Sunday Panel: The Logistics of Cooperative Learning

Sunday Panel StickyHow do you handle the major logistics of using cooperative learning (i.e. absences, noise, grouping students, etc.)

profile pic2Tara, Science in the City:I often have attendance issues in my class, so, although I use cooperative learning frequently, I rarely do activities that span more than one day. I have a much more successful time keeping students engaged if the groups are constant and made up of the students who are present on that day, and they can start and finish the activity with that group. I use a variety of groupings, depending upon the activity. Sometimes I let students choose their own groups, other times I group randomly (often using Popsicle sticks or a deck of cards, and other times I create groups based on certain characteristics of students that I want. I think because students know they will get to choose at least a good amount of the time, they are more willing to go along with my groupings on the other occasions.

OC_BEACH_TEACHER_revised_finalKimberly, OC Beach Teacher:When students are absent for group work, it can be a real challenge. For instance, when my students are doing literature circles, each group member has a job. If one of them isn’t at the ‘meeting,’ the other students in the group have to do the work of the absent student. Since this frustrates the other group members, I’ve encouraged the students to do their work ahead of time if they know they will be absent, especially athletes who know they have games. Now, with a little positive peer pressure from the group, these students will often complete their work ahead of time to help out their classmates!


AlgebraSimplifiedIconDawn, Algebra Simplified:While a huge fan of cooperative learning, I abhor chaos and firmly believe productivity and learning levels drop in its midst. Over-the-top cooperative noise, the main chaos-creating weed, sometimes stems from innocent roots.

Root 1:Students are working with people they love.

Weed-spray: Remove the novelty. Students sit in groups in my class, everyday. No need for long-lost reunions when they’re always together.

Root 2: Students cannot hear themselves over everyone else talking in the room, so they become louder just to communicate.

Weed-spray: Play background music at moderate volume. Seemingly counter intuitive, adding noise to reduce noise, the music acts as a volume plumb line. “If you (or I) can’t hear my music, you are too loud. Bring it down a notch.” Moreover, the music smooths over appropriate communication and settles my nerves.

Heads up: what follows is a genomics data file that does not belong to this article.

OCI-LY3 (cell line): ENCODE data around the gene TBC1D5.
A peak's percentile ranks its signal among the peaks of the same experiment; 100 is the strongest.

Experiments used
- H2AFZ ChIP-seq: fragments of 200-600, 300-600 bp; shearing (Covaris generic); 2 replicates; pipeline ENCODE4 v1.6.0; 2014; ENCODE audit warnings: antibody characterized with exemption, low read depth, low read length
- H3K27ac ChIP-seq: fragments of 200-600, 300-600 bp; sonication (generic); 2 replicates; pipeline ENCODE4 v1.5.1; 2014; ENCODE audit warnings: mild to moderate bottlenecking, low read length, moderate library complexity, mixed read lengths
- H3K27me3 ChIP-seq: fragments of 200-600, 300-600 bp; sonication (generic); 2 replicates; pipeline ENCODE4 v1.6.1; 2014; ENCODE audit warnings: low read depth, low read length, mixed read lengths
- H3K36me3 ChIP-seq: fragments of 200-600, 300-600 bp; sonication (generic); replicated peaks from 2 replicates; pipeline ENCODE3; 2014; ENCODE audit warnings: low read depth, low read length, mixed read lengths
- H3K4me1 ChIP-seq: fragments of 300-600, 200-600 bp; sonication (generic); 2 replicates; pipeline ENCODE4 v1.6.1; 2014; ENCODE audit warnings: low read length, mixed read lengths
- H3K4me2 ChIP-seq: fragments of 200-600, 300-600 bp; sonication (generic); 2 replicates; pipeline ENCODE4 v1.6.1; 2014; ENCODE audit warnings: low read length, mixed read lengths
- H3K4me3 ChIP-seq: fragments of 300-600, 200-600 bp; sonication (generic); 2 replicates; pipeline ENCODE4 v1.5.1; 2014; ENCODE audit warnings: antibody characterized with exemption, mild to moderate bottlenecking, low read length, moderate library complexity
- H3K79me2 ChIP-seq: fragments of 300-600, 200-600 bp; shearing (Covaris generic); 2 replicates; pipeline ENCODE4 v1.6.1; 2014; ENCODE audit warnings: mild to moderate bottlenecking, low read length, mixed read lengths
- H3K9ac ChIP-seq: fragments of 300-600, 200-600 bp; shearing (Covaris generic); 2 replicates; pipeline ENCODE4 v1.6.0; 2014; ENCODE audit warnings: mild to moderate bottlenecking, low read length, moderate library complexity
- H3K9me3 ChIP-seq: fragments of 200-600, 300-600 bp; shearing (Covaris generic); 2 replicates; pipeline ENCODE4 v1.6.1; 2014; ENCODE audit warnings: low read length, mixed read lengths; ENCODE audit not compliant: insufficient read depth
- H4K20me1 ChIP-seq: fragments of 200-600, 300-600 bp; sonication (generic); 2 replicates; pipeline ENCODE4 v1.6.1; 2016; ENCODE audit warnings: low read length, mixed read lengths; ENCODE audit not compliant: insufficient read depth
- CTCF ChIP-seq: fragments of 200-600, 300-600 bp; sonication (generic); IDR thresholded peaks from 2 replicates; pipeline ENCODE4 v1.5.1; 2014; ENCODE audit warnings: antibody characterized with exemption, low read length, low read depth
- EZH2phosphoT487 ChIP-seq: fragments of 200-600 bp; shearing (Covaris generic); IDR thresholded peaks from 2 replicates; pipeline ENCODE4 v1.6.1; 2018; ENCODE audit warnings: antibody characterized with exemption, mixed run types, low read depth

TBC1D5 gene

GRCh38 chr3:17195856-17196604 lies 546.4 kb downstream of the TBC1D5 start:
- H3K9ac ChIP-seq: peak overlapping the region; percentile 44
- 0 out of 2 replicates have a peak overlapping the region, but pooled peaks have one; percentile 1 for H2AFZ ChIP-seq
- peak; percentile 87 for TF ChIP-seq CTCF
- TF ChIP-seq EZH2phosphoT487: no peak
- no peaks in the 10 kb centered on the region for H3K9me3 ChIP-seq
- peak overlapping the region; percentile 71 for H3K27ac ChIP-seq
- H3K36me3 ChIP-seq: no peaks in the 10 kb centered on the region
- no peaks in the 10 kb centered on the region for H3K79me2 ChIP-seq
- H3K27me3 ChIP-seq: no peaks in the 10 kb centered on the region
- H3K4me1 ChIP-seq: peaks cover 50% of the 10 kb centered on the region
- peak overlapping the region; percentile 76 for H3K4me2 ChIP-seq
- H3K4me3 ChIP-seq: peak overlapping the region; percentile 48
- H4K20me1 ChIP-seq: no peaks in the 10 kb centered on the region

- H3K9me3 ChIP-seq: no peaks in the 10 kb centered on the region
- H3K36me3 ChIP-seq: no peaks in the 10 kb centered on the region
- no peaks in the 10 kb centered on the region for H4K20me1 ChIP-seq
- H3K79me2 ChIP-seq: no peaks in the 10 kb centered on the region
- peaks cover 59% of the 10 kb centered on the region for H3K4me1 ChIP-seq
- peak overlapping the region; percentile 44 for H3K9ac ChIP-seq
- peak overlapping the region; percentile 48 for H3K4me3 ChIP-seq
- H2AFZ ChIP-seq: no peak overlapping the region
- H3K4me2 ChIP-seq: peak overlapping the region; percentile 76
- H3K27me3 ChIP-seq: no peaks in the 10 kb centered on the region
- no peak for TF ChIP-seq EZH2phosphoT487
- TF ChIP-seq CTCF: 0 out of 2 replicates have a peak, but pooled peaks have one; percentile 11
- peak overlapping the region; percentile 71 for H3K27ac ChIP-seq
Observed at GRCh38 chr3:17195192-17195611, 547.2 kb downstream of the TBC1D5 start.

CDickson Profile PicClair, High School English on a Shoestring Budget: Flexibility is required to deal with the logistitics of cooperative learning.  Projects generally include both group effort and individual efforts.  I often include a group grading sheet– though my students are often reluctant to “narc” out a non-contributing group mate.  Since my students do projects in class, I can also keep an eye on who’s working on the project and who is not– and I’ll go up and ask the little dears, “What are you working on?”  I tend to let students pick their group mates, and remind them of this if they get “stuck” with a non-contributing member– and I’ve allowed regroupings, such as leaving a non-productive group to work alone or dropping a constantly absent group member.  Ultimately, I’m not a fan of group work– I’m not convinced that the slackers get much out of it, even under penalty of failing if caught (hard as that is to prove, too) and I’m not convinced that those who carry the group are learning anything other than negative lessons about collaboration– at least not outside the ideal classroom where students are generally all there to learn and succeed.

TPT ProfileSara, Ms. Fuller’s Teaching Adventures:Absences, that are not excused negatively impact students’ grades for the assignment. I actually choose to assign groups and do so by putting the most dedicated students together and the least dedicated together. This doesn’t take ability level into account, but does account for work ethic. The four students who rarely come to class can work together. I try very hard to keep groups from having one or two people bring them down.

With regards to noise I recognize it’s unavoidable. If it gets too loud I will stop everyone- refocus their attention, and let them start working together again. A group or two being allowed to work in the hallway is also helpful.



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